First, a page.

Friday, February 26, 2010

COMIC REVIEW: GI Joe: Operation Hiss # 2 (IDW)

One of the strengths of great G.I. Joe Comics, is that regardless of how absurd the set-ups or plot twists or technology involved in a particular story, the characters generally acted like no nonsense military personnel. They most often made the smart, level-headed decisions that revealed their professionalism, dedication, and training.

In IDW's continuation of the Rise of Cobra based continuity, G.I. Joe: Operation HISS, somebody somewhere forgot this lesson, forgot that soldiers and especially officers are not, frankly, idiots.

On what do I base this review? The fact that in an attempt to infiltrate a private military corporation believed to be linked to Cobra, Hawk sends one of the people he can't possibly send. A person nearly any highly placed person in Cobra is going to be able to make a positive identification of. A soldier who might possibly have been engaged to one of Cobra's top agents. Who was in the US military with Cobra's Commander.

Right. Duke. How is this even possible? How is Duke even considered?

Sure, sure, you can maybe claim I'm just being the fanboy picking apart the book. But on this indefensibly stupid decision...the kind of decision no previous incarnation of Hawk would even have considered...the book falls apart for me. Some might say that with Destro, Baroness, and Cobra Commander in custody (something the first issue of the miniseries breaks out an Exposition Fairy moment to remind us of) this doesn't matter as much. Nonsense; anything connected to Cobra is still going to have too much easy access to information that will allow them to positively ID Duke.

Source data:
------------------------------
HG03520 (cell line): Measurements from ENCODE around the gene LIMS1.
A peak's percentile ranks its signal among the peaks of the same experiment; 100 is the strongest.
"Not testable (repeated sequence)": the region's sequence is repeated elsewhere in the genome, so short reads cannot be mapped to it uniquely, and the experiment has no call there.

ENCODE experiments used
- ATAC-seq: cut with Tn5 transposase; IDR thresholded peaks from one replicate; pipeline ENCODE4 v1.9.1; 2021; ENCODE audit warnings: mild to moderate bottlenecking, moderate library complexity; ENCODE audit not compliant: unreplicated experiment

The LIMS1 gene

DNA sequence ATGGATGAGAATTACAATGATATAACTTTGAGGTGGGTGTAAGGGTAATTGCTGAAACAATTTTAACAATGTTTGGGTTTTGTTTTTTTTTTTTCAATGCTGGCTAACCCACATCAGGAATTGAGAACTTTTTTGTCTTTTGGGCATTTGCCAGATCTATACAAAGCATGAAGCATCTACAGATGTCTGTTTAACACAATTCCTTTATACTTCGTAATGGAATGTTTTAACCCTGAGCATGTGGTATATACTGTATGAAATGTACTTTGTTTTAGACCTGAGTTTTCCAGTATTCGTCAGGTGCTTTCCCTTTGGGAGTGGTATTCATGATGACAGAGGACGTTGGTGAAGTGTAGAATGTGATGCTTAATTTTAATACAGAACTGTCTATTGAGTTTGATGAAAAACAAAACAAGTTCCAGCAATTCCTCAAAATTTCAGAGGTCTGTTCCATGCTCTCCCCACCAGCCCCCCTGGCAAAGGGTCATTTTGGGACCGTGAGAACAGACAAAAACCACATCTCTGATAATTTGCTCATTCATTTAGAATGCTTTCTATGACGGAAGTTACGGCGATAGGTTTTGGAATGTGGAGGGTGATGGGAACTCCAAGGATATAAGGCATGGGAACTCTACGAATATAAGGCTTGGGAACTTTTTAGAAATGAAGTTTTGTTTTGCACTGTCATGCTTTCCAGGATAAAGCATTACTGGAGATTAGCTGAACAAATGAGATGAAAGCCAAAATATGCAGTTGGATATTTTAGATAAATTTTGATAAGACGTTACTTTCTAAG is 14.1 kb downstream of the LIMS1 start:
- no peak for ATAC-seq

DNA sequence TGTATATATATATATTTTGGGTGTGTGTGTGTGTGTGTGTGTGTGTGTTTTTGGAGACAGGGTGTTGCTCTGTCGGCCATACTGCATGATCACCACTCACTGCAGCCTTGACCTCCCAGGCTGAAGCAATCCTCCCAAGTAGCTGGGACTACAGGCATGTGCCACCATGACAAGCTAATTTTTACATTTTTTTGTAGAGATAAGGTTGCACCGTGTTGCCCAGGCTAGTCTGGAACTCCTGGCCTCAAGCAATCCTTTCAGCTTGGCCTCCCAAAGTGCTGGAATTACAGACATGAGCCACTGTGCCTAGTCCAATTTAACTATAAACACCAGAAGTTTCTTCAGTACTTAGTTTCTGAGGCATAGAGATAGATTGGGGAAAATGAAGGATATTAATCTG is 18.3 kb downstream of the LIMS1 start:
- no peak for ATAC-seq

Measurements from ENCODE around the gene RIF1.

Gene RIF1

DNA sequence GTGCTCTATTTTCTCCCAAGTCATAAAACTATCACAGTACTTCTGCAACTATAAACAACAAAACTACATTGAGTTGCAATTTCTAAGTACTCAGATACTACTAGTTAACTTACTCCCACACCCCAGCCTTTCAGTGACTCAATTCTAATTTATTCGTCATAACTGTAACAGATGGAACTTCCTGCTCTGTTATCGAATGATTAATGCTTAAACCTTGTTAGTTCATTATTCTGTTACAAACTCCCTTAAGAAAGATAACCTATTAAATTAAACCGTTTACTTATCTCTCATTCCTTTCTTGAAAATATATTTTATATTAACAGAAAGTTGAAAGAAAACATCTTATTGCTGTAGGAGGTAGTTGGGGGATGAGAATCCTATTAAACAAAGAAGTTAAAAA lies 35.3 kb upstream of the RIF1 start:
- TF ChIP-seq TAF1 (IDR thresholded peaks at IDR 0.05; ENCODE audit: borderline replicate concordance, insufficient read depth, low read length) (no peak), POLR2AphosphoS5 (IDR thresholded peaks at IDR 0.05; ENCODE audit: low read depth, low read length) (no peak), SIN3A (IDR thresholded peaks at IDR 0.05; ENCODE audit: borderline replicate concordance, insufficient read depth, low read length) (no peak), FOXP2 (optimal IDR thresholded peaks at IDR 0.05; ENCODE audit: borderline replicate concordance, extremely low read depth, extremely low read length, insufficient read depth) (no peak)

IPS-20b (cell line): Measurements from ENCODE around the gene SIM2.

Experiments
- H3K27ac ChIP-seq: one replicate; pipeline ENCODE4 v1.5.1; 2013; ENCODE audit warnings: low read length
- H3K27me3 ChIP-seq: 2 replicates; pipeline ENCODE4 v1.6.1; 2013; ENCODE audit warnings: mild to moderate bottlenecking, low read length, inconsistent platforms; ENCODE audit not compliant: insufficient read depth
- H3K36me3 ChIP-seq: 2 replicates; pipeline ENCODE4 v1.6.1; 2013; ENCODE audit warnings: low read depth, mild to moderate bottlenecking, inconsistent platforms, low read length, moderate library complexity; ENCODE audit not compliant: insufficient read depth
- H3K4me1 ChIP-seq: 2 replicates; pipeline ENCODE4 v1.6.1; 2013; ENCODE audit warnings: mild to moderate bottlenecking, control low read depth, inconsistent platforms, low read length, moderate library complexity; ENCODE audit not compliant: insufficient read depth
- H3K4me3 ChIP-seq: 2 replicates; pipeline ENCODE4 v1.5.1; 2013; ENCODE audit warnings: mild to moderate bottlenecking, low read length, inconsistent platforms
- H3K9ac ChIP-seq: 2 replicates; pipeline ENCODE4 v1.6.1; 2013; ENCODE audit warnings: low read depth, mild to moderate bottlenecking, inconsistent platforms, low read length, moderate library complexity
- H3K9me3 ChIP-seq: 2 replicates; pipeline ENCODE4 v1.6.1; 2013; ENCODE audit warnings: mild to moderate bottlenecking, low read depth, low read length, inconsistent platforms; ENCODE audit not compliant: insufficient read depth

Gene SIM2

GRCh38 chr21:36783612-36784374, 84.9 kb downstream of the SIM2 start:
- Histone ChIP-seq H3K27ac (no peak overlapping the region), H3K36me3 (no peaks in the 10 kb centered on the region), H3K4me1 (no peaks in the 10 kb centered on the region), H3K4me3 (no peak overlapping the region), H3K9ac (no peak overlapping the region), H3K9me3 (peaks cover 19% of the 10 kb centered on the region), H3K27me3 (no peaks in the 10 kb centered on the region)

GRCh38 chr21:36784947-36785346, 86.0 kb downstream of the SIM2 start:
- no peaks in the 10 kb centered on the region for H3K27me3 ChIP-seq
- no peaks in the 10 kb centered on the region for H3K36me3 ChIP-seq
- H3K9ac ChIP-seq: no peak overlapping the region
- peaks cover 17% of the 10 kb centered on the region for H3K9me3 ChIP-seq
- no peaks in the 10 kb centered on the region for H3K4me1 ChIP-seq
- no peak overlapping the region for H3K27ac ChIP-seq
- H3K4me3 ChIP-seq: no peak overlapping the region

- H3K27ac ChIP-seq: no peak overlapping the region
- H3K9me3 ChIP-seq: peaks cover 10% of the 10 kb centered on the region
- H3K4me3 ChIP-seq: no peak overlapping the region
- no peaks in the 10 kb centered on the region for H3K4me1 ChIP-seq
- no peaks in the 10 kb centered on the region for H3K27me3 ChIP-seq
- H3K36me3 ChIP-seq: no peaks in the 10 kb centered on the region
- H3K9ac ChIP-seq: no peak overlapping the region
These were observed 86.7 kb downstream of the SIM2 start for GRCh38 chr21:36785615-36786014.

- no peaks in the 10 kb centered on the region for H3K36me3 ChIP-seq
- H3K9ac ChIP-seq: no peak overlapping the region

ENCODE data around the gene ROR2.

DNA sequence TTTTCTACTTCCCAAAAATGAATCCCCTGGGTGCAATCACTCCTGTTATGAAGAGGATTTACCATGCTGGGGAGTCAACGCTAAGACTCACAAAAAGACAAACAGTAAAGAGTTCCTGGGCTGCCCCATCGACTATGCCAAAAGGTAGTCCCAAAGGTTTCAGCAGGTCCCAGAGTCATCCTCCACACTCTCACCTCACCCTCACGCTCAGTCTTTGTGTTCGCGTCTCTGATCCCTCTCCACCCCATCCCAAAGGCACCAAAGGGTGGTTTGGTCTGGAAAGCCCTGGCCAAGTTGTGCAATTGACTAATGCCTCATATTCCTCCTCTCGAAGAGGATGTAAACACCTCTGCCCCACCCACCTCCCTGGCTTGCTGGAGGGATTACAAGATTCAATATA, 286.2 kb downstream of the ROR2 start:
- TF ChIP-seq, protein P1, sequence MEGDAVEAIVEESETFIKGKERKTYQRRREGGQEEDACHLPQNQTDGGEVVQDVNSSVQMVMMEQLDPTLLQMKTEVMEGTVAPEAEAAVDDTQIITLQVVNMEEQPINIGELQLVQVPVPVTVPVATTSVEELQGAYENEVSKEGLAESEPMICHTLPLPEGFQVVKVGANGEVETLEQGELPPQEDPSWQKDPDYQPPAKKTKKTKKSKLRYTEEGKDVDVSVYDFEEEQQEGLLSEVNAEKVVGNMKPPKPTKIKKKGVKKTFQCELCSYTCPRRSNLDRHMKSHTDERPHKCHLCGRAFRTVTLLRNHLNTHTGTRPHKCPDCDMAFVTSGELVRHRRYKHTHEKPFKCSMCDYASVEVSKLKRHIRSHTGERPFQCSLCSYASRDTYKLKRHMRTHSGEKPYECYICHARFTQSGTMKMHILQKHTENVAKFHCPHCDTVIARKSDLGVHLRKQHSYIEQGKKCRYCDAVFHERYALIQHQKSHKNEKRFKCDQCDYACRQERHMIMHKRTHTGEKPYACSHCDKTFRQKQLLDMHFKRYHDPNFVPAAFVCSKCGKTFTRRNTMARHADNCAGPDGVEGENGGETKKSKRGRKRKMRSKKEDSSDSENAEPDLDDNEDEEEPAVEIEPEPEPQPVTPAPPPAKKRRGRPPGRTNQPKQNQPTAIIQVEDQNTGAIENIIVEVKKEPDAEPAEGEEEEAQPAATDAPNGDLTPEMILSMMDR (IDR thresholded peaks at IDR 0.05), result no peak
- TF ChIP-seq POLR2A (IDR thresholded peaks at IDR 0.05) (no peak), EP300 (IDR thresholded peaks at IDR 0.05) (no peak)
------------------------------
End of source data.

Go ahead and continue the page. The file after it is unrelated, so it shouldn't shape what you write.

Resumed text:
There are things to like about this book; it introduces Dataframe (although, frankly, why it introduces a new character to do what was Breaker's job in the movie is something I don't quite understand). The art has a sharp style that I tend to like, heavy on the ink, but interesting to look at, with clearly defined and flowing action. Major Bludd is appropriately cutthroat and an interesting 'new' villain for the movie continuity, and I love his updated character design (though it could do, perhaps, with a touch less black). If you really enjoy the movie continuity, you probably won't be disappointed by this book.

Maybe Duke is front and center because, in the movie continuity, Duke simply must be front and center. Ultimately that doesn't change my central point; a G.I. Joe book in which Hawk has no critical thinking ability is not one I want to read. I wanted to like this book, and I really enjoy its art. But I can't recommend it.

Dan Ford
Staff Reviewer

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